I realized this project during those three years of my studies. All in my free time. Julian was a special man with a very special character so I knew from the beginning on that it would be very hard, nearly impossible, to realize the shooting with a film crew. So it was actually just me and him, and my camera. The shooting time was around three years. I tried ro visit him twice a week, sometimes just for an hour and sometimes for the whole day.
You don’t stay invisible, you speak from behind the camera many times, making the scene very personal and intimate. How big was your crew?
It was very important for me that this personal feeling will be part of the film. So i kept the setting very simple and small. Just Julian and I in his depot. No external help of light, special camera or sound. This film shows a chance encounter of Julian and me. I once tried to realize a “normal” interview set up. With good microphones and everything you need. But he hated it, was not confortable and not the same anymore. So I immediately quit this idea and went back to the way I was filming at the beginning. I was always talking with him behind the camera, we had normal conversations about everything you could imagine. Two individuals that have met in this special place, so I think it was also important that my voice found it’s place in the film.
What is your next film plan? Do you only want to make documentaries in the future, or do you have an interest in fiction too?
My next film will be my Master’s project. It’s called „Bahija – La Princesse De L’Ombre Noir (Bahija – The Princess of the Dark Shadow) and it’s about a woman from South Morocco, who originally came from Marabou, the heart of Morocco. She wanted to become an employee in a beauty salon and got a job offer of a man from Switzerland in a villa in Mirleft to take care of the beauty and health of the women and tourists of this village. But then she ended up in a story with many intrigues, and enemies and is now living alone in a villa, which is not hers, with neither electricity nor running water, unable to move and as poor as a church mouse. By herself, with a wild dog as a guardian for the house and who’s also taking away her fear of burglars.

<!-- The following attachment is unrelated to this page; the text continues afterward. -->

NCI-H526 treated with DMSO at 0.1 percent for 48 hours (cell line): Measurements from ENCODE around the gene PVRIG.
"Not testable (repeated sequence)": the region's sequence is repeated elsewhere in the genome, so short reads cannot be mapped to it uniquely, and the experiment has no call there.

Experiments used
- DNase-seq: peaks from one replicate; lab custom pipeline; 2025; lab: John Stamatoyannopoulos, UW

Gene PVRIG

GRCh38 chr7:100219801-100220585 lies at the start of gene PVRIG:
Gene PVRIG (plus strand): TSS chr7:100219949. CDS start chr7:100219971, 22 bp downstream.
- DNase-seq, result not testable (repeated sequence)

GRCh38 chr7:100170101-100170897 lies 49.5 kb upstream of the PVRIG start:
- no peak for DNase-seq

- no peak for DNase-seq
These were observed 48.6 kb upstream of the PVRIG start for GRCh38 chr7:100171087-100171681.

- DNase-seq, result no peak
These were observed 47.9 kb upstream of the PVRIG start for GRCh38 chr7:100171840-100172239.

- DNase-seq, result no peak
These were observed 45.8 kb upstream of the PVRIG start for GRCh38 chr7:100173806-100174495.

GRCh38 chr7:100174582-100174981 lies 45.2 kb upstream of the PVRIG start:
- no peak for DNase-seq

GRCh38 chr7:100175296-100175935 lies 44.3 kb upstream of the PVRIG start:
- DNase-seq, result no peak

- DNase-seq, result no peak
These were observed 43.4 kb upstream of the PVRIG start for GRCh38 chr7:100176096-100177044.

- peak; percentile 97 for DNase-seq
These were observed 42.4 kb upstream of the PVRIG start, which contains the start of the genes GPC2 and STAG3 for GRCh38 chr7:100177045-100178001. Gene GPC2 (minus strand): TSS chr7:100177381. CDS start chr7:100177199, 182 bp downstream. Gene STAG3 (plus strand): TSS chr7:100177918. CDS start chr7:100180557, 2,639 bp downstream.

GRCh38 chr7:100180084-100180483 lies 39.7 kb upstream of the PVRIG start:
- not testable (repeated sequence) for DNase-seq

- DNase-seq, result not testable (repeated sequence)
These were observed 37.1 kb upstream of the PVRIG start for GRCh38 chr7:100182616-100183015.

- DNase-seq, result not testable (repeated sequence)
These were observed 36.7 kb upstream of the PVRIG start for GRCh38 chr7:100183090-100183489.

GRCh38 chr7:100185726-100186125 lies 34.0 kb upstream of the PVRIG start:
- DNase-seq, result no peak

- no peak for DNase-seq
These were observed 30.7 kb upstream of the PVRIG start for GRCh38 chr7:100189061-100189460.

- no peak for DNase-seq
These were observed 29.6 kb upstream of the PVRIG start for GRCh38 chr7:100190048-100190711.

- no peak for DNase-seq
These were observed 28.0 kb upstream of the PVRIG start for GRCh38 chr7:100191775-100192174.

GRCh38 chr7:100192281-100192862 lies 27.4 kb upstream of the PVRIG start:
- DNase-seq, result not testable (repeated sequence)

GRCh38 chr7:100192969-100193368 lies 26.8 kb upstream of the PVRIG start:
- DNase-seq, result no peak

„It’s a cold war“, she says.
I’m absolutely into documentaries and think that also in future this will be my film path.
Which directors inspire your work? Documentary or fiction?
Photography is very important for me. So before I start with filming, I always take my time and just take pictures of the place or the person I want to make a film of. For example, when I started the project with Julian, for 6 months I was just drinking tea with him, talking about life and taking pictures. After this step I knew the range of light, colours and possibilities this place or person has to give. Especially after being away researching, looking at the pictures at home again, they open a new world for me. I also always work with natural light or lamps that you can find at the location. I like to show the pureness of a picture. When it’s dirty it shall be dirty, when it’s cold it shall be cold and when it’s dark you should feel the darkness. I remember that the pictures of the documentary film Káin Gyermekei (Cain’s Children) by Marcell Gerő really impressed and inspired me. They seemed to be so simple and honest to me.so documentary film really inspires me a lot.
Director’s bio, short film summary, and photos from the official website of the Future Frames. More interviews are coming with the directors!